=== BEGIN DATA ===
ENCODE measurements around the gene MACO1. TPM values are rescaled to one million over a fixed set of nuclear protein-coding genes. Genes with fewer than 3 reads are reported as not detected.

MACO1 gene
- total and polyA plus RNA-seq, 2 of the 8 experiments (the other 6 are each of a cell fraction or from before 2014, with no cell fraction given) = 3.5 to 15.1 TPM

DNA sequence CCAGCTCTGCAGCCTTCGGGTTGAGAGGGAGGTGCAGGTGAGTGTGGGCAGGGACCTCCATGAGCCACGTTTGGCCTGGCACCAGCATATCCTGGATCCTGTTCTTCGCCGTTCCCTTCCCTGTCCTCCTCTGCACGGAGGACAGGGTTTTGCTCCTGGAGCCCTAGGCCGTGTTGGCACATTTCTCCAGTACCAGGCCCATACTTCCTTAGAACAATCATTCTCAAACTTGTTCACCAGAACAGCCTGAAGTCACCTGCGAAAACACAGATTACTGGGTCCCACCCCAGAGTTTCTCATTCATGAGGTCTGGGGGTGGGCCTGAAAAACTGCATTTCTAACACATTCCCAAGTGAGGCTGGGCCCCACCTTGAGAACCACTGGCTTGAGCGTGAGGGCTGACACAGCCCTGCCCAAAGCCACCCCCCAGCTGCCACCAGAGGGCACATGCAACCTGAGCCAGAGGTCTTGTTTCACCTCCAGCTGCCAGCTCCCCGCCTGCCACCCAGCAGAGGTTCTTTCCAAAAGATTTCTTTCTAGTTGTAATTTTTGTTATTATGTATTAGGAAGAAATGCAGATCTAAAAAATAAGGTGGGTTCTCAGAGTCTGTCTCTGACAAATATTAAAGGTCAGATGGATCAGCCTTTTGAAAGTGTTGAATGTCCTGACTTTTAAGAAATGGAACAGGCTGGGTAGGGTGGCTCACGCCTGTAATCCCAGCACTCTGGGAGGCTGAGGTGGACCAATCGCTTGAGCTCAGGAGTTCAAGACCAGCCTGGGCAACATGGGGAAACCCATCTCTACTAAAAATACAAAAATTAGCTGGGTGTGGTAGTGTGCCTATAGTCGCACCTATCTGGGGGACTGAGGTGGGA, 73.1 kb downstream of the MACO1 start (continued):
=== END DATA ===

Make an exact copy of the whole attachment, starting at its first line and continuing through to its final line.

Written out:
ENCODE measurements around the gene MACO1. TPM values are rescaled to one million over a fixed set of nuclear protein-coding genes. Genes with fewer than 3 reads are reported as not detected.

MACO1 gene
- total and polyA plus RNA-seq, 2 of the 8 experiments (the other 6 are each of a cell fraction or from before 2014, with no cell fraction given) = 3.5 to 15.1 TPM

DNA sequence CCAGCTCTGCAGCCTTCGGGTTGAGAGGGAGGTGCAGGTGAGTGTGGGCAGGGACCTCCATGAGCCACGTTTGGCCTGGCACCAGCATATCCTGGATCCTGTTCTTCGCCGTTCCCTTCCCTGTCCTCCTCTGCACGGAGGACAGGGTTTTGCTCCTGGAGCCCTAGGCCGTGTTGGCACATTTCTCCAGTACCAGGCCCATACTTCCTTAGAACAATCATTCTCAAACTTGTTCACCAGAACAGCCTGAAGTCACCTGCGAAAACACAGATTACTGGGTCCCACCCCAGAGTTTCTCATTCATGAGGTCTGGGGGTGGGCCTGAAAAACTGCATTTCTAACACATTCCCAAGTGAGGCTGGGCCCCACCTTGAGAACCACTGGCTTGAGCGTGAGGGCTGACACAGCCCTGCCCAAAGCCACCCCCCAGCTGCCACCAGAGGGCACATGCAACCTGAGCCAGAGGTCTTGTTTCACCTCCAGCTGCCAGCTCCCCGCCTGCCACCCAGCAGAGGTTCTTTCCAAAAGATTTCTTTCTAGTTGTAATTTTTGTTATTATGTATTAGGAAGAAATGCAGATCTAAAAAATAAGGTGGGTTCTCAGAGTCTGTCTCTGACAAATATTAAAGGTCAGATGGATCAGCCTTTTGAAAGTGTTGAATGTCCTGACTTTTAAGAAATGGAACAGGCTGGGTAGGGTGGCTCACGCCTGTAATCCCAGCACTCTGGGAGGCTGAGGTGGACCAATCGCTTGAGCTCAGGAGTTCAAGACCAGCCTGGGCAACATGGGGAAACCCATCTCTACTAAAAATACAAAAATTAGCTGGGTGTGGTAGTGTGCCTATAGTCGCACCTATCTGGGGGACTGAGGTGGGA, 73.1 kb downstream of the MACO1 start (continued):